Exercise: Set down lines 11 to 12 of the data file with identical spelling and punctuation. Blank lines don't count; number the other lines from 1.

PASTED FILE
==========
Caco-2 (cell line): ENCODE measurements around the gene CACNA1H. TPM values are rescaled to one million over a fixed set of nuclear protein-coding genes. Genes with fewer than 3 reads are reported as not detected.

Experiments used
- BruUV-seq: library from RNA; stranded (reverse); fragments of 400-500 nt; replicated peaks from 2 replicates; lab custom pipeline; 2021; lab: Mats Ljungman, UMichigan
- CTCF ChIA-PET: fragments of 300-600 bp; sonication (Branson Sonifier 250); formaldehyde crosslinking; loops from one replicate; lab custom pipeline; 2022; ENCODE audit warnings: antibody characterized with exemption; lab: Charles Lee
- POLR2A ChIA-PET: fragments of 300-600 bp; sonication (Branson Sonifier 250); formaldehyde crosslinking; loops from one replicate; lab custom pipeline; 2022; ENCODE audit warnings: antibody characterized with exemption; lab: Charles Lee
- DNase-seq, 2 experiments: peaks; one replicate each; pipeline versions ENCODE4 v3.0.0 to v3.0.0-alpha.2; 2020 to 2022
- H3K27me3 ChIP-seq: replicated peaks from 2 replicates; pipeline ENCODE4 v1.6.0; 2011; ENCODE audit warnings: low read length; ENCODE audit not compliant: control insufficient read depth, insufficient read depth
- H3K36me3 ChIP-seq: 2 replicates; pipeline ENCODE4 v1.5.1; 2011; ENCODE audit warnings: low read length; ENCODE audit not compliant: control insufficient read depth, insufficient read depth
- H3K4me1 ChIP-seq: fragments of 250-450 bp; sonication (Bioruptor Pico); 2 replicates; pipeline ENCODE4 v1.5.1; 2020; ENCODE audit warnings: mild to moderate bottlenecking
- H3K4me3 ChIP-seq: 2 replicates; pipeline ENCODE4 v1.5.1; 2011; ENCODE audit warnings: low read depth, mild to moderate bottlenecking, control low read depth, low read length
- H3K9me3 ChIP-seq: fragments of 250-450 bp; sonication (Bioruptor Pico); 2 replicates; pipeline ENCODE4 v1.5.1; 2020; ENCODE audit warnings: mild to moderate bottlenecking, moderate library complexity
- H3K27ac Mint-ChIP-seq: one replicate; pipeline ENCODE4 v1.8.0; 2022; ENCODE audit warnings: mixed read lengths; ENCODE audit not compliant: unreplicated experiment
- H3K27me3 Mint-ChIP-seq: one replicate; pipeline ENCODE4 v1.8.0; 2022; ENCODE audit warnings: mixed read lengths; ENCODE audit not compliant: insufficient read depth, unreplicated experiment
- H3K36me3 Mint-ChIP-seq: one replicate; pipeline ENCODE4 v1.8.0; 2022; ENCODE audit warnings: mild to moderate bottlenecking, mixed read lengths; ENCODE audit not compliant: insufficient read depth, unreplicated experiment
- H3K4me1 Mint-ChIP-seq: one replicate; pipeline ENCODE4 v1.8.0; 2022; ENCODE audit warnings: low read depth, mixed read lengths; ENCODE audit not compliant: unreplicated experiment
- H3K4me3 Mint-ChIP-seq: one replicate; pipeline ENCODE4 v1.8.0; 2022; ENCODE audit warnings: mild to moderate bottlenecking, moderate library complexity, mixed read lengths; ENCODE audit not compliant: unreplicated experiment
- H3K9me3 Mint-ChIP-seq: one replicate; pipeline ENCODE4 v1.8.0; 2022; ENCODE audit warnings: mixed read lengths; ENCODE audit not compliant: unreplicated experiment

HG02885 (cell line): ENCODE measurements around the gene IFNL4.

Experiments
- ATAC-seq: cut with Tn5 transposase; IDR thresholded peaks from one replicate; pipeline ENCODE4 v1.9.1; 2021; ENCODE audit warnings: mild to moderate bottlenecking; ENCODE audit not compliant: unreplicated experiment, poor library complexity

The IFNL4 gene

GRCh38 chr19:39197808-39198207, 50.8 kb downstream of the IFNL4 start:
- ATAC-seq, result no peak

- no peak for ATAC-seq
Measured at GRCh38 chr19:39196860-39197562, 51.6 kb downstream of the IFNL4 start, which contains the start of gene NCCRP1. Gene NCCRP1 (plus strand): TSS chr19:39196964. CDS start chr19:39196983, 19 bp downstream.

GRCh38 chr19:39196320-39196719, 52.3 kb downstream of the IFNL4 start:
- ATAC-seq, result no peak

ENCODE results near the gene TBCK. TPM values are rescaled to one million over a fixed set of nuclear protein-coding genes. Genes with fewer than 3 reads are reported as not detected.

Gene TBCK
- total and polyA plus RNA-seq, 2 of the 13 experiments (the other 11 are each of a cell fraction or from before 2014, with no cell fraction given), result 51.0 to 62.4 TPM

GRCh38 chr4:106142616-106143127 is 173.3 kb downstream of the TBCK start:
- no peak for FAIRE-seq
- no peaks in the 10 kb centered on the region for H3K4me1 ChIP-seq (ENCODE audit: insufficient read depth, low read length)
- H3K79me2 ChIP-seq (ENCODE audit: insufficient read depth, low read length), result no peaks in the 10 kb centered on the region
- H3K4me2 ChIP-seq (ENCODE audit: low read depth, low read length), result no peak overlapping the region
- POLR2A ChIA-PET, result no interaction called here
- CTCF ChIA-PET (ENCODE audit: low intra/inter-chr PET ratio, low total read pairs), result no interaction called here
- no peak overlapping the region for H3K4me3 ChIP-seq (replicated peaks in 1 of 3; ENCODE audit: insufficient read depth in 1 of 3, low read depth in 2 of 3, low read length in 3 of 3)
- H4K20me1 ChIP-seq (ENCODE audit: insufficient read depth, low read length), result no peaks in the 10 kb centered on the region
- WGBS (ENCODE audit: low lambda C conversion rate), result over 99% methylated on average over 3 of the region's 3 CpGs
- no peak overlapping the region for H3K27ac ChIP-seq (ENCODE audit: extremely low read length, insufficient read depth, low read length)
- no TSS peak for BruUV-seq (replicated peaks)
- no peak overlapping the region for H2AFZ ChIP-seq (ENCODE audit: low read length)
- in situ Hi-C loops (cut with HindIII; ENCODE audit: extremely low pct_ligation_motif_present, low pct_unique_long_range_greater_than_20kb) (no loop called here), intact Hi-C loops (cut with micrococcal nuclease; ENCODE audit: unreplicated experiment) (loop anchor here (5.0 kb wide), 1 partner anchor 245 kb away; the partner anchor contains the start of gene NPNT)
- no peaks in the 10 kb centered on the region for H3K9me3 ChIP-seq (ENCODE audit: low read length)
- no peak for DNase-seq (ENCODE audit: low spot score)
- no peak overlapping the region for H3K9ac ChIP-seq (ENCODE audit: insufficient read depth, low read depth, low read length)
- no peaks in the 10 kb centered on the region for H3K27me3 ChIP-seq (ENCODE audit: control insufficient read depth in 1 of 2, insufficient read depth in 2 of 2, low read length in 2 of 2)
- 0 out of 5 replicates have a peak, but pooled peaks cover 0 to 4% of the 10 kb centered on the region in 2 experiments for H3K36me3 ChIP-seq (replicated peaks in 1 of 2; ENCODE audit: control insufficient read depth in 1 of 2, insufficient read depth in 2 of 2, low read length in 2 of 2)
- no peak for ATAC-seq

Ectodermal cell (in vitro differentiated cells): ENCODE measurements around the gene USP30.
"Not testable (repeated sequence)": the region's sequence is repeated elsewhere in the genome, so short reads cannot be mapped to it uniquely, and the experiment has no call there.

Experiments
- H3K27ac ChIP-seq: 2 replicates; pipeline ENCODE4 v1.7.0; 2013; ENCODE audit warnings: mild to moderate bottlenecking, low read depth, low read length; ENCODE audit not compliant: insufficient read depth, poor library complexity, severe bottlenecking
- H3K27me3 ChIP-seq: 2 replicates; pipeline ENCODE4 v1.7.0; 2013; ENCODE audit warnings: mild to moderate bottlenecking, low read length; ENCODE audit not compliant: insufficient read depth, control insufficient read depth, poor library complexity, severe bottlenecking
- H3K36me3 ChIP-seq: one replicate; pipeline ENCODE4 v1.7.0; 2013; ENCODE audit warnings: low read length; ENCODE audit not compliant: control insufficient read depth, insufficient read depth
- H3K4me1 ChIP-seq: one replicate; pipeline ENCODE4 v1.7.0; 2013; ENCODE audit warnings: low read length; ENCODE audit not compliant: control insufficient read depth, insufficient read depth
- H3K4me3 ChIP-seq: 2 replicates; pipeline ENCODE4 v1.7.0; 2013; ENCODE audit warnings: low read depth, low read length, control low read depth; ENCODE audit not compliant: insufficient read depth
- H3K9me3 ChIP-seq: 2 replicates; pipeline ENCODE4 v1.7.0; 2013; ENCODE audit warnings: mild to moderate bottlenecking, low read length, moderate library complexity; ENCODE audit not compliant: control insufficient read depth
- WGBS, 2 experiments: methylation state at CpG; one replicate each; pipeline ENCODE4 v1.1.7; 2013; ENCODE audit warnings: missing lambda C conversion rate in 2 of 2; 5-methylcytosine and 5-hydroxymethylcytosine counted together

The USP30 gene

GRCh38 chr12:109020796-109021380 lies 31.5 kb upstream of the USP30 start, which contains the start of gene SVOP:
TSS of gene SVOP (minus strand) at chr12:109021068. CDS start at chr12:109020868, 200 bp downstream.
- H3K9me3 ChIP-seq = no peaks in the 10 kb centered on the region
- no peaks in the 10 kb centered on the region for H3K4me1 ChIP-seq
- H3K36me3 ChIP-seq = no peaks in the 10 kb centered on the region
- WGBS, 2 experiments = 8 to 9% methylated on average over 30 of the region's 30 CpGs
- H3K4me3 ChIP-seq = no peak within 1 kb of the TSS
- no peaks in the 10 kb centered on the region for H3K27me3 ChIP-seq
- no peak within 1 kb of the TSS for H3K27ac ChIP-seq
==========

- H3K9me3 ChIP-seq: fragments of 250-450 bp; sonication (Bioruptor Pico); 2 replicates; pipeline ENCODE4 v1.5.1; 2020; ENCODE audit warnings: mild to moderate bottlenecking, moderate library complexity
- H3K27ac Mint-ChIP-seq: one replicate; pipeline ENCODE4 v1.8.0; 2022; ENCODE audit warnings: mixed read lengths; ENCODE audit not compliant: unreplicated experiment